New Senate Appropriations Committee Chair Ryan Mishler (R-9) calls a reduction to the full fiscal year corporate tax revenue forecast "temporary" and says there are a number of reasons for it. The State Budget Agency has readjusted the corporate tax collections forecast to $774.8 million, compared to $949.2 million, as expected in April. The updated general fund forecast is now $15.4 billion, down from $15.6 billion in April.
Individual income tax collections were adjusted up slightly to $5.69 billion from $5.66 billion. Current collections in the state’s general fund total just under $15.3 billion.
Indiana Office of Management and Budget Director Micah Vincent said "this forecast recognizes a decrease in corporate income tax revenue, which we’ve reported on over the past several months, and makes downward adjustments based upon federal economic data for wage growth. With this information, we will continue to carefully manage spending and keep Indiana in a strong fiscal position with the reserves needed to withstand a downturn in the economy."
Through the first five months of the state’s fiscal year, total revenue collections are down nearly $150 million.
You can connect to the full slate of revenue forecast numbers by clicking here.
In a statement, Mishler said:
Overall, I’m encouraged to see that Indiana’s sales tax and individual income tax revenues are higher compared to last year.
Indiana has become a national leader in attracting companies that bring more jobs to our state. With that growth comes a period of reconciliation that reflects the temporary reduction in corporate tax revenue as originally forecasted for a number of reasons.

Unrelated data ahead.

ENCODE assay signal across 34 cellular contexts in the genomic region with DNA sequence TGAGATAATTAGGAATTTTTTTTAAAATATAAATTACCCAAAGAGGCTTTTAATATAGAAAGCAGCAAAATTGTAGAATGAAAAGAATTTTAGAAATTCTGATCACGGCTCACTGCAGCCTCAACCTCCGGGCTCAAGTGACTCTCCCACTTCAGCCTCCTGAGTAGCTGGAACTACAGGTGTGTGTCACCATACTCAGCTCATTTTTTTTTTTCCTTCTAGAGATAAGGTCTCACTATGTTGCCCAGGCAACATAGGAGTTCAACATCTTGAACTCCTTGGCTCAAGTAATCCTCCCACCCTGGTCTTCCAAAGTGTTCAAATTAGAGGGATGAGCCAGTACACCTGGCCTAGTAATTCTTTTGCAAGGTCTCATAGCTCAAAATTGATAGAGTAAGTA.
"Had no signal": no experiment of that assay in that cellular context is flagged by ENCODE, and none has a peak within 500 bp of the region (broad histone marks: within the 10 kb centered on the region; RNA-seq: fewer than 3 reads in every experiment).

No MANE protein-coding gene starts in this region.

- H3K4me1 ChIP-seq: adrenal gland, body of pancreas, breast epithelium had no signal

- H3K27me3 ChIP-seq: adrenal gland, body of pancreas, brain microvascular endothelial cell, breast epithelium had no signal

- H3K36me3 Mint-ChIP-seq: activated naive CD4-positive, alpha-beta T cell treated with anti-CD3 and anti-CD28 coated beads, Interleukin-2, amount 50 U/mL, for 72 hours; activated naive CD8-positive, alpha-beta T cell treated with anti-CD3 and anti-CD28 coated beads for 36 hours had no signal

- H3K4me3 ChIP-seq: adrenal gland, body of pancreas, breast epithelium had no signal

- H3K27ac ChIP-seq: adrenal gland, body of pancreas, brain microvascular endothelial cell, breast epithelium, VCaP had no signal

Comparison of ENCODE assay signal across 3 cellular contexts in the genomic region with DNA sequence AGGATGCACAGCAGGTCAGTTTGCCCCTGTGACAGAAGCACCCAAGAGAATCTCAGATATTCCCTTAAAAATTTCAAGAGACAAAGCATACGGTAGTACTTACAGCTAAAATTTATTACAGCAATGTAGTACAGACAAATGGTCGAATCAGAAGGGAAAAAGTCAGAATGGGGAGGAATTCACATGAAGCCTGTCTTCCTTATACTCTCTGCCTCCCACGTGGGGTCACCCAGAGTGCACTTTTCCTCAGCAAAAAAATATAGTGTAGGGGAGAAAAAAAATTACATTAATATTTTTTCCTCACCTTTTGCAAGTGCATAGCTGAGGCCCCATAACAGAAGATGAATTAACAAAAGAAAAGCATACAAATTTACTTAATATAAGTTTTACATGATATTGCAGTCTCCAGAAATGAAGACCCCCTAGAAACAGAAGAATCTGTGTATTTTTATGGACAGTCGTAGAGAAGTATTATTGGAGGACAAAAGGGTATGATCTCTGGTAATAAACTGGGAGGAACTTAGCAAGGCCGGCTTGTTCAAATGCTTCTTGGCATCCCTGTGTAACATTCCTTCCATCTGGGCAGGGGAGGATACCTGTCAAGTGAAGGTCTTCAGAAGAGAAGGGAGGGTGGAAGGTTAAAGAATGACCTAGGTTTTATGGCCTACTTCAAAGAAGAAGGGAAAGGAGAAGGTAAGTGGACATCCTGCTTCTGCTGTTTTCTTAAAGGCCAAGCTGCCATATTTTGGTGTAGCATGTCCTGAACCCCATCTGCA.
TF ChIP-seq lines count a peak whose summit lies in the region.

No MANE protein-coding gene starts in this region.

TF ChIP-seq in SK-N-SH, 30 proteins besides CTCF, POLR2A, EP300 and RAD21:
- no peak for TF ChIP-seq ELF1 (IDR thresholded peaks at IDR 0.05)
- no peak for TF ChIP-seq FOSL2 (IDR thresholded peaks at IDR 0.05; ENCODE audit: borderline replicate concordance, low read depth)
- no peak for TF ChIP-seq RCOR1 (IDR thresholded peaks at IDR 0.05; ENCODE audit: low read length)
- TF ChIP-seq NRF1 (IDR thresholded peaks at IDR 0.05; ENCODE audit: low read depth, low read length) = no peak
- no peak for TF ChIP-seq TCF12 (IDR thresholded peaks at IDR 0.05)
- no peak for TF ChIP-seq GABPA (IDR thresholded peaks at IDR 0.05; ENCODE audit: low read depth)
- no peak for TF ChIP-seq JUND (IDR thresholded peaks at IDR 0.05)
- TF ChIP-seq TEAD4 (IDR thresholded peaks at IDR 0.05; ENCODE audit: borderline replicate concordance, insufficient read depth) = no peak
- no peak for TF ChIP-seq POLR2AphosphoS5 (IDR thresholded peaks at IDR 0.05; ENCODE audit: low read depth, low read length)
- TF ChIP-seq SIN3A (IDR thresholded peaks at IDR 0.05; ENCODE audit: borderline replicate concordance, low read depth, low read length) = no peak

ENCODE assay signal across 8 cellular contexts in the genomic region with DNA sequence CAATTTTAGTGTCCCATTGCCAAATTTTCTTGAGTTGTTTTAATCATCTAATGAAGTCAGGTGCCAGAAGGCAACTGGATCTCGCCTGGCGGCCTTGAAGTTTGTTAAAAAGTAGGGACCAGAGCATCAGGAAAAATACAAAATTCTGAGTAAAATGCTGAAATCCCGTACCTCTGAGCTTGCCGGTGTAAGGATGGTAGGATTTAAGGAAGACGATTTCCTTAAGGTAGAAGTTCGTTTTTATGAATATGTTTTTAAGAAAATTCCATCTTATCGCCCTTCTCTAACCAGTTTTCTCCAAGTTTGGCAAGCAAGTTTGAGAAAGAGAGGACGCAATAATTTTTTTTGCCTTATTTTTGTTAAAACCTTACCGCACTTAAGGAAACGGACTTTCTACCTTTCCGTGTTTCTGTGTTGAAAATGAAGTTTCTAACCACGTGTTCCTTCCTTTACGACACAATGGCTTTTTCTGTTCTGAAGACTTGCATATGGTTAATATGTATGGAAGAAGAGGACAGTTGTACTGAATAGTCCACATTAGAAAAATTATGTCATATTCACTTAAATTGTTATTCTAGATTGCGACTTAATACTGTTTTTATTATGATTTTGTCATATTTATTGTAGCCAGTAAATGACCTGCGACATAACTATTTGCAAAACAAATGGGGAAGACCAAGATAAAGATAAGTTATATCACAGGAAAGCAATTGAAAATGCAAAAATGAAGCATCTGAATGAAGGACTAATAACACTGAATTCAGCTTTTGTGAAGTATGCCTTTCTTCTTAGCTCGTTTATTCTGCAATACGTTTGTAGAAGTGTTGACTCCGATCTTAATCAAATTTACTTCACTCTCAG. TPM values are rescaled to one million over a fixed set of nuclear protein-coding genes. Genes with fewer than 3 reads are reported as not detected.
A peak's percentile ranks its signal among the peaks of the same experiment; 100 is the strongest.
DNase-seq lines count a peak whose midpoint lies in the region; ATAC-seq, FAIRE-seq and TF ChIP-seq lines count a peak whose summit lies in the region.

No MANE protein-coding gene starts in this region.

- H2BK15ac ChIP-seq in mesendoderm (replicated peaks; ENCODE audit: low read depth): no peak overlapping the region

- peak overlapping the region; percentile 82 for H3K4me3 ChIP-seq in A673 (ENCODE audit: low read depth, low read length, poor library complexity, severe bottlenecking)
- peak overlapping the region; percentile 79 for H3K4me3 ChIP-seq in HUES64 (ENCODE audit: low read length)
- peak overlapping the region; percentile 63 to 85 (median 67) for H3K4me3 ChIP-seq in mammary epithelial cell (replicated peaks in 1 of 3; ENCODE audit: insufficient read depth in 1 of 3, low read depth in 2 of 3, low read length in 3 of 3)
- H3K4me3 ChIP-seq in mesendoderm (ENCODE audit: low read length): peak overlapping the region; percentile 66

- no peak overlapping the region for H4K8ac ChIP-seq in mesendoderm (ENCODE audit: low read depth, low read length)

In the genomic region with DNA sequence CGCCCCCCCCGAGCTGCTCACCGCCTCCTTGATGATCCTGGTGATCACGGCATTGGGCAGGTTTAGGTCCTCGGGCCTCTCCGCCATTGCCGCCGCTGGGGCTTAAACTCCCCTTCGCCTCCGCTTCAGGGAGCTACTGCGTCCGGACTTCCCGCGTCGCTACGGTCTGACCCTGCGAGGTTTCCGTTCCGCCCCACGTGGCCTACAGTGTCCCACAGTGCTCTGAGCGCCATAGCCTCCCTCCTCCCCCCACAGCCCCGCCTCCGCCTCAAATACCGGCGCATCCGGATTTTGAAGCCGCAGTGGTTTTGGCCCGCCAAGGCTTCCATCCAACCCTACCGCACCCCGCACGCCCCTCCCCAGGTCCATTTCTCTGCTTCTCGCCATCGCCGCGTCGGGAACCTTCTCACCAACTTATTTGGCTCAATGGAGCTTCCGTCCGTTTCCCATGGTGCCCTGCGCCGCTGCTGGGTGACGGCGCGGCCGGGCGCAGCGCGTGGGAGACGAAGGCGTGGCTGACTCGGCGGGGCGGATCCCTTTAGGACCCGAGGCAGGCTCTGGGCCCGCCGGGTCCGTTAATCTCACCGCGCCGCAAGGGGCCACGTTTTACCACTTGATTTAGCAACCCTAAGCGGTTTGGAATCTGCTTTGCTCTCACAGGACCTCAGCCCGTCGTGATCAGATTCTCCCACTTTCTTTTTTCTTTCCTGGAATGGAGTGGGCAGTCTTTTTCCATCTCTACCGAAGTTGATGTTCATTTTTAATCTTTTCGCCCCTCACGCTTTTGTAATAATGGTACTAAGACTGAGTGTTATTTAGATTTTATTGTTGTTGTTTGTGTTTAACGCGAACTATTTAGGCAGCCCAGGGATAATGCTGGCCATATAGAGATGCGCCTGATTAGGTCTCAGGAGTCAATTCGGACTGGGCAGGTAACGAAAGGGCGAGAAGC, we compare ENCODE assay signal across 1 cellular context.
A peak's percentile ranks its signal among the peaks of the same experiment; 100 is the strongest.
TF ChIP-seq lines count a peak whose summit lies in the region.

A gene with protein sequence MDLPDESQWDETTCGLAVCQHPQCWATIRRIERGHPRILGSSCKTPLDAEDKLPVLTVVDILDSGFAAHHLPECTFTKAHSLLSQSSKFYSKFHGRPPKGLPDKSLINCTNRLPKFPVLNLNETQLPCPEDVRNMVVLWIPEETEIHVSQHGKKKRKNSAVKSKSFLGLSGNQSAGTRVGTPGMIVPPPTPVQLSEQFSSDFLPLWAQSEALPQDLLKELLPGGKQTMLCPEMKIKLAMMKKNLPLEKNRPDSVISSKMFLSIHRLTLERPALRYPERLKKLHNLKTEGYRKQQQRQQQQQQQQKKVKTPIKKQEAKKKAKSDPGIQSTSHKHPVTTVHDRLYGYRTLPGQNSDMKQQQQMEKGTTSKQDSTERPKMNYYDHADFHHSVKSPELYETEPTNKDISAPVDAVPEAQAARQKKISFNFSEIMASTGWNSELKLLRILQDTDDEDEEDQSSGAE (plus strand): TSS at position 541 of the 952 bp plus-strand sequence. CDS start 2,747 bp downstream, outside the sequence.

The new Administration has moved quickly in clearing out a backlog of tax appeals, resulting in more Hoosiers getting great government service and receiving the refunds they are due. In addition, with the uncertainty of the future of federal tax reform, many corporations are deciding to cash out any outstanding balance they may have with the state, rather than letting it carry over from year to year, which many have done in the past.
Following a recent change passed by the General Assembly, corporations paid the tax liability in the aggregate for their employees. Recognizing this change, the revenue forecast adjusts for that transfer, categorizing what used to be corporate income tax revenue as individual income tax revenue, which accounts for some of the growth in the individual income tax category.
The Indiana Economic Development Corporation has also done a fantastic job attracting businesses that create jobs in our state through the EDGE Tax Credit. More of those credits, which are not paid out until the jobs are created as promised, have been certified, so the forecast has adjusted for more of those to be paid out.
The revenue forecast is a dynamic process that adjusts for the realities of our state’s revenue. These forecasts provide valuable information as we plan for the future, and provide the legislature with the information we need to react appropriately moving forward. Moreover, these numbers reiterate the importance of maintaining healthy reserves when revenues do not perform as forecasted.